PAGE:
Settling down in one place isn't easy in college athletics.
Steve DeCou, like so many involved in the coaching profession, paid his dues around the country before moving up the ranks. He coached at high schools in Tennessee and Alabama, worked at his alma mater, Tennessee Temple, and took head coaching jobs in Huntingdon, Ind., Palos Heights, Ill., and Jackson, Miss.
The latter stop, at Belhaven College, was a nice place where the 39-year-old said he could have coached for years.
But then another opportunity opened up for him and he accepted it, becoming the first men's soccer coach in Georgia Gwinnett College history. The location was appealing to the Michigan native -- his wife Amy, a Berry College grad, is from Ringgold and his family is in Charleston, S.C. -- but so was the GGC job and its longterm potential.
"It was the opportunity (that drew me to the job)," DeCou said. "It's in a great location with an unbelievable recruiting base. The school itself is growing and it has something special to offer. To be able to be the first head coach here, to put our stamp on it, was too hard to pass up.
"Everything's brand-new. We get to put our name on it. You're not trying to fix or improve on what the previous coach did, or maintain the success of the previous coach. It's an opportunity to build it the way we want to see it done."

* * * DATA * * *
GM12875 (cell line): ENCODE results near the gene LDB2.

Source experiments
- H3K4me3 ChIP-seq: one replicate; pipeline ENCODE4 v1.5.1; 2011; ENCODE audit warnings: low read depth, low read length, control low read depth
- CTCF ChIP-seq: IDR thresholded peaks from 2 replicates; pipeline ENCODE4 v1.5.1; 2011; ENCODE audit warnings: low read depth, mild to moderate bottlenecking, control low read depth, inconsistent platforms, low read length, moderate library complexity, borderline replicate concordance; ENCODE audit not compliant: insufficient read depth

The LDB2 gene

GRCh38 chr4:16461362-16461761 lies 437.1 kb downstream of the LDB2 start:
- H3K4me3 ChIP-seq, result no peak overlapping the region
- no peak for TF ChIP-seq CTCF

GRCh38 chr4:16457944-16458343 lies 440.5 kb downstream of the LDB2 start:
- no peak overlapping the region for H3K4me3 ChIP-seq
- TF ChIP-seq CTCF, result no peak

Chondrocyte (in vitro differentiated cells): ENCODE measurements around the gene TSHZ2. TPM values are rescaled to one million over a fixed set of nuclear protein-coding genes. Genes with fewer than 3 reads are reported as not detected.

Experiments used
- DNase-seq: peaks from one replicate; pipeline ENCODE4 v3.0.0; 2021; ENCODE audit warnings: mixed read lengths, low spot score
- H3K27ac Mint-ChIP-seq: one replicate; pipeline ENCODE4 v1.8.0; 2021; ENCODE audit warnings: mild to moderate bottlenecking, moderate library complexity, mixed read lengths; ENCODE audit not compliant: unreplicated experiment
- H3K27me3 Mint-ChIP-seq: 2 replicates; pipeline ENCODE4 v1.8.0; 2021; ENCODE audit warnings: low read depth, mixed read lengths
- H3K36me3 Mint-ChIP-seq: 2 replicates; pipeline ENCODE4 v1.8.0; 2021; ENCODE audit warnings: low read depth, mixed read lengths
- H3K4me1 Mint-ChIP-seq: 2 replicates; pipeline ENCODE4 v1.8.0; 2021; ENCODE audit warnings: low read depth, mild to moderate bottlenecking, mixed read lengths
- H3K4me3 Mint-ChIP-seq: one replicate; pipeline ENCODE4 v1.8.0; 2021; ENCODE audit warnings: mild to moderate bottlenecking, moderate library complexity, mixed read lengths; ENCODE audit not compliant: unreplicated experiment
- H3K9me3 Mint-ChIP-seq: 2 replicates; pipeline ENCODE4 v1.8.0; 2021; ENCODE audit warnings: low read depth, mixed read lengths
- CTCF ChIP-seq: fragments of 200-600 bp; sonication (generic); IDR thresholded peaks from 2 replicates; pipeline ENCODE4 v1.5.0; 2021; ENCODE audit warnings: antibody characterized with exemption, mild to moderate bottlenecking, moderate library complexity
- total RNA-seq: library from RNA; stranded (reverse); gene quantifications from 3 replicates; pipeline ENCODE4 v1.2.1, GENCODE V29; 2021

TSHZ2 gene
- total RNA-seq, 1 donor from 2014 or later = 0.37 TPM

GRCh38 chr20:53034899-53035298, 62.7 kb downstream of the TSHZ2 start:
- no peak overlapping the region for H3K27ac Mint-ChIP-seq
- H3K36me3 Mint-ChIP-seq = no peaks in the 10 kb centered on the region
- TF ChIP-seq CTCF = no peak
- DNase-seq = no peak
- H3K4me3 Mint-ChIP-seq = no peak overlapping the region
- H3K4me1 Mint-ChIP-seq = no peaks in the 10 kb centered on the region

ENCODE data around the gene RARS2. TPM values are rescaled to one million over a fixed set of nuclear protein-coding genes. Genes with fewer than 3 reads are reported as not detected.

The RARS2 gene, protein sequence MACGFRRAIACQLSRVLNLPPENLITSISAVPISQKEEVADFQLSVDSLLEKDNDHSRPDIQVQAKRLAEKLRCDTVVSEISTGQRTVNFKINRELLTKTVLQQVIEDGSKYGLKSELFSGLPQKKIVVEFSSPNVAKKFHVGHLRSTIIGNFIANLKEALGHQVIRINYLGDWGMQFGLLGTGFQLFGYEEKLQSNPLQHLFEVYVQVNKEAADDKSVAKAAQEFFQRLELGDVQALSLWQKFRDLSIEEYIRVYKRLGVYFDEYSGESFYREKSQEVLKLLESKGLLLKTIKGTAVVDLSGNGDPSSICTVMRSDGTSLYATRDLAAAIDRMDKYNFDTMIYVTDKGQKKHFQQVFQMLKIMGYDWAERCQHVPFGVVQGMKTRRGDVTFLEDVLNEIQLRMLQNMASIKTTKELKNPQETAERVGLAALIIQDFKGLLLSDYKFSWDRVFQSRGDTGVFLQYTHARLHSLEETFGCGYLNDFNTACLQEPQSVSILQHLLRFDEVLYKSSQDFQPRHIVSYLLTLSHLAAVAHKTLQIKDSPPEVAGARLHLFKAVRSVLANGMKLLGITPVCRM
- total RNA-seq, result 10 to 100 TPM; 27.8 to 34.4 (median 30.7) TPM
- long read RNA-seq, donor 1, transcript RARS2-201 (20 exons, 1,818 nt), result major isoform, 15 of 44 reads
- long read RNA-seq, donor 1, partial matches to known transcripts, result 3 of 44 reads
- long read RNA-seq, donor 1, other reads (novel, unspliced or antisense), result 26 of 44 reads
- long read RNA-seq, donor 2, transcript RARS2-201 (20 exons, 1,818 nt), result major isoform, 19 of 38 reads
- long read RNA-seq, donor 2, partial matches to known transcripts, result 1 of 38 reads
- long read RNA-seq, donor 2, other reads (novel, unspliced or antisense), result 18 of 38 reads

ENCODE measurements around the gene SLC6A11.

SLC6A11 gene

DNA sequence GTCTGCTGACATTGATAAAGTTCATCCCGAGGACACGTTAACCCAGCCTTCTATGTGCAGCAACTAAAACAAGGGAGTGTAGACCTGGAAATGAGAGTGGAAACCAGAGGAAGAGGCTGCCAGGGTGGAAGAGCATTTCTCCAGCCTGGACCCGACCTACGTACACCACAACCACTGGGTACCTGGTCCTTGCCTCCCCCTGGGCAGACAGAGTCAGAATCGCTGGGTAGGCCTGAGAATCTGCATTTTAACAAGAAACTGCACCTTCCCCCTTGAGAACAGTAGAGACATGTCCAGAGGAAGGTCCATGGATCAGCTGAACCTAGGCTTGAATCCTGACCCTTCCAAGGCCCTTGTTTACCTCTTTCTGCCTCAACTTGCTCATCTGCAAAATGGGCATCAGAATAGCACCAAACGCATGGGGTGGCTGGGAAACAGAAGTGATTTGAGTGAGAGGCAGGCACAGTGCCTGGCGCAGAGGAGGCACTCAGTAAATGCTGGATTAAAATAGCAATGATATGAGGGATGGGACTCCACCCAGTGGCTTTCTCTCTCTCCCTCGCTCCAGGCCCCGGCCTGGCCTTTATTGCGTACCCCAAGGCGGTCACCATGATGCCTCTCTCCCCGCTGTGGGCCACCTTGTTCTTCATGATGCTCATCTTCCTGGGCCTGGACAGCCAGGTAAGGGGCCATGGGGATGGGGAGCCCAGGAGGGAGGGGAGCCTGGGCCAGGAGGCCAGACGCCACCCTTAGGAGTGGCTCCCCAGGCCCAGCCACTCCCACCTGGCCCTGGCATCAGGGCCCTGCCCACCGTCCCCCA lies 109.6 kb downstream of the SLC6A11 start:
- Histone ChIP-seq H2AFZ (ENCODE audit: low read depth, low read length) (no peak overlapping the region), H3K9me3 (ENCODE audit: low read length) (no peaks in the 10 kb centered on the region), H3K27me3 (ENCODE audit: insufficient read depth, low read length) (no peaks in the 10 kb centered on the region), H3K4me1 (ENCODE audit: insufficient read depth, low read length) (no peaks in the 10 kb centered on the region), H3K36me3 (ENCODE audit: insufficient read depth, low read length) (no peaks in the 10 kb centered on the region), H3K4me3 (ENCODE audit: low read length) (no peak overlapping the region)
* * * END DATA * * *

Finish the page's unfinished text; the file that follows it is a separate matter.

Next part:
DeCou joins head women's coach Domenic Martelli as the leaders of GGC's soccer program. The Grizzlies, under the leadership of athletic director Darin Wilson, also have hired head baseball coach Brad Stromdahl. Both Martelli and Stromdahl coached previously at Georgia State.
GGC hasn't announced the other head coaches for its inaugural year of varsity athletics in 2012-13 --men's and women's tennis and women's fastpitch softball.
The rush is on for the new head coaches to firm up recruiting classes and schedules, which is even more important to soccer coaches like Martelli and DeCou, whose teams begin play in August.
That time crunch isn't tempering the new men's coach's expectations, though. He expects to compete for national championships within five years.
"We feel we can win right away," DeCou said. "With this school, what it offers, the innovation here. It's going to be a place where a lot of people want to go to school, especially when the facilities get built. It will be an easy sell for us."
DeCou has 12 seasons of experience as a college head coach, with his best teams coming recently at Belhaven. All five of his teams there posted winning records and his final two had a combined record of 32-7-3, reaching the NAIA National Tournament twice. Prior to 2010, Belhaven had not qualified for nationals since 1994.
He also served as head coach at both Trinity Christian (Ill.) and Huntingdon (Ind.) for a combined seven seasons. The Michigan native also coached at Tennessee Temple, where he was a four-year starter from 1991-1994.
At his other college jobs, DeCou has recruited in his now-permanent home base of Georgia. But he always struggled to get players to leave the state because of the HOPE Scholarship.
Now that's no longer a problem.
"I'm just extremely excited about the opportunity," DeCou said. "I want to help grow the sport and grow the sport in the community here."